Changing Church Names
Church names are an interesting instance of confusion of the sacred and the secular. Five years ago I complained about trendy church names. I want to amend that complaint.
It is not that I was wrong. Evangelicals have adopted a lot of tacky, trendy church The church names. Some of them are so trendy that they have have changed since I last wrote about it.
The problem, however, is deeper than I realized in 2017. What I realize now is that what is happening with church names a confusion of the sacred and the secular.
For several decades now, partly under the influence of Pietism and partly under the influence of neo-Kuyperianism, evangelicals have been been on a quest for a distinctly Christian “worldview,” or Weltanaschauung (a nineteenth-century term from German philosophy). Professors at Christian colleges are required to explain to their supervisors how they will “integrate” their faith with their academic discipline. The underlying assumption, which is not always stated, is that there is a distinctly Christian way to do history or biology, etc. This assumption is easier to claim than it is demonstrate.
One outcome of this quest for integration has been to deny the distinction between the sacred and the secular. Typically, under this regime, everything the Christian does is supposed to be “redeemed” and “put under” Christ’s Lordship. In traditional terms, everything is now supposed to be, to the Christian, sacred.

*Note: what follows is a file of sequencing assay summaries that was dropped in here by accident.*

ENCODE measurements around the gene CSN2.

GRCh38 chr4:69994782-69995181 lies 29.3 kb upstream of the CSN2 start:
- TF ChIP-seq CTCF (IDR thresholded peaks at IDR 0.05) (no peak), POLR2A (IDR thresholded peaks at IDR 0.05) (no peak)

Under the traditional Reformed understanding, plumbing would be secular and a church name would be sacred, symbolized by some traditional Christian or biblical allusion. Churches were named after biblical figures (e.g., our Lord himself, the Apostles), or some historic Christian figure. Sometimes churches would be given geographic designations (e.g., Westminster, Great Minster, Eastminster etc). Later churches chose denominational names (e.g., First Methodist).
In recent years, however, the trend among evangelicals has been to choose ambiguous place names that might, to insiders, have a double sense. E.g., “City Light” “Radiant,” “Cross the Line,” “Northern Lighthouse,” “Connecting Pointe” “Crossroads Church,” “Mercy City,” “Elevate,” “Room 211,” “Two Pillars Church” are just some examples from Lincoln, Nebraska. To be sure, the overwhelming majority of the churches in Lincoln still have traditional names but it is worth noting the trend.